Our friends at MSDynamicsWorld.com recently took note of some tips provided by a product manager to a major bank on how to manage their Microsoft Dynamics implementation. They’re applicable to a wide range of IT system implementations, so we’ll reprise their thinking in today’s post. The full text is available here.
- Develop a “long view” strategic roadmap. “Our roadmap is about twelve to eighteen months out and it’s our high-level priorities for our system and our application,” said the product manager heading up the project. “Having a long-term view is going to allow you to set milestones for your team. It will give you a baseline to measure yourself against. Priorities change all the time, but at least if you have a baseline and you broke down what you thought you wanted to do, you can use that to measure yourself against later.”
- Actively manage change. Managing change with regard to a system like Dynamics means planning for flexibility and understanding which changes are important enough to require new releases. “Our environment is very locked down. We are not allowed to make changes on the fly,” said the presenter. Furthermore, making changes could impact the downstream partners if they are not prepared and coordinated. Analysis of the impact of changes helps you understand which are highest priorities and which should be delayed.
- Create a development backlog. The next step is creating a development backlog to manage changes requiring development. “Think about it like a big bucket of all the changes you want to make to your environment at some point – and for us it means requiring development at some point,” she says. “Our backlog includes the large roadmap items and those sit in the backlog next to small enhancements and also defects. Everything goes on one long list because if the development team has to work on it, it really only works when we work off one list. You just need to create the list with a tool that everyone has access to” (for example, as we’ve found at PSSI, SharePoint or Asana).
- Prioritize and “groom” the backlog. Agile software developers do not prioritize by first-in, first-out; they approach their backlogs daily, prioritizing based on customer requests, bottlenecks, development capacity and so forth. You probably needn’t meet in a daily stand-up meeting as developers do (or three times weekly as we do at PSSI), but still, be prepared to prioritize and groom the backlog, adding and subtracting items on the list and changing priorities as they arise.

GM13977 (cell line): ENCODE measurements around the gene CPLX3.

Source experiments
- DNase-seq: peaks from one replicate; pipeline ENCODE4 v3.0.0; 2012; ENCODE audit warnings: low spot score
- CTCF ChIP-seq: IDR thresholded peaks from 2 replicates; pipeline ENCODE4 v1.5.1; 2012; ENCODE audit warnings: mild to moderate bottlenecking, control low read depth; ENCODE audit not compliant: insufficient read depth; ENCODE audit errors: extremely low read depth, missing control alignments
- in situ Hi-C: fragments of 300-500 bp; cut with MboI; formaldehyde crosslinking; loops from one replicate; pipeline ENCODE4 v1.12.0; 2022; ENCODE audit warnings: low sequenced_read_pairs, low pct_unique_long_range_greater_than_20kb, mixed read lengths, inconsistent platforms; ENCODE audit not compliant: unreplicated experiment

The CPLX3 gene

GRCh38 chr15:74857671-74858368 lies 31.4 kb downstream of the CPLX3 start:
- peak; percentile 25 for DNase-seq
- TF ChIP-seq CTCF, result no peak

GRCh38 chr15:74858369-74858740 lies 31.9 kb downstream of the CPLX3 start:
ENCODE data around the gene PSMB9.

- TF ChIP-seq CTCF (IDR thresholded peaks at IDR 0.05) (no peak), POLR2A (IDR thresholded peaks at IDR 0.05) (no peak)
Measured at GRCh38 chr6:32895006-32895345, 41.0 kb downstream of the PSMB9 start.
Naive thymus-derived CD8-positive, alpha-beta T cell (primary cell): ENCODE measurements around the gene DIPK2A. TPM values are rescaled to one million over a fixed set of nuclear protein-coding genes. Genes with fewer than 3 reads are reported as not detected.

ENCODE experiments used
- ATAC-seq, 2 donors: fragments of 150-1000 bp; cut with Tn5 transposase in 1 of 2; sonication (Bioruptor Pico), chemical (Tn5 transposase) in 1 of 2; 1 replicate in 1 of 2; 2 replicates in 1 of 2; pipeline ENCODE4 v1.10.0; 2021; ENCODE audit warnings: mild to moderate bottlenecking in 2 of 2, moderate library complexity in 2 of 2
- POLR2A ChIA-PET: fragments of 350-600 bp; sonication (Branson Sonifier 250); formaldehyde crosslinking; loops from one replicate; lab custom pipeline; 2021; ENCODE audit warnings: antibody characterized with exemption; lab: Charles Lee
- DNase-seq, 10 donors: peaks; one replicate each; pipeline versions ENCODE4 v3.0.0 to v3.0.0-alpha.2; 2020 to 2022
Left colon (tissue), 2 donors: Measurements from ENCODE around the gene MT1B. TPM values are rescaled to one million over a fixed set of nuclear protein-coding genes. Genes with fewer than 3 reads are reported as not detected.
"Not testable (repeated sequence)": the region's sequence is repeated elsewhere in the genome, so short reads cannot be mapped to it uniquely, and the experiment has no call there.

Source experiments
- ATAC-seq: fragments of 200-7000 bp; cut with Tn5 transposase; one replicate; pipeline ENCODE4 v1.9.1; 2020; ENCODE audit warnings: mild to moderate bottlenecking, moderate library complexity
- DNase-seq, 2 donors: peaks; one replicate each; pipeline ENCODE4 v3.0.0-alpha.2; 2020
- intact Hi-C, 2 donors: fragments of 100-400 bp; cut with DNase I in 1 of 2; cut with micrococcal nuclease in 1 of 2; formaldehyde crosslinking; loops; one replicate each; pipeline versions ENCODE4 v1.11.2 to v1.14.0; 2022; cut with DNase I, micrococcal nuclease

- Plan the release. The next step is to plan the release, including estimating and “spending” development capacity. “We pick all the candidates for our release based on priorities, in a nice, ranked order. You just take the first 20 or 30 items off the top of the backlog – which should include all the candidates for the release,” she says. “Then we go through each item, one by one, and talk about the requirements for each of our items in the backlog with the development team and the testing team.”
- Release changes to users. Finally, when you get through the development process and QA and you get ready to release it, tell your users about the changes. “We do three things with each release. We do a release email briefly describing the key changes. Then we hold training calls and we record them and post them out on the SharePoint site for the people that couldn’t make the calls. We also post some reference guides and some quick online demos on a SharePoint site.”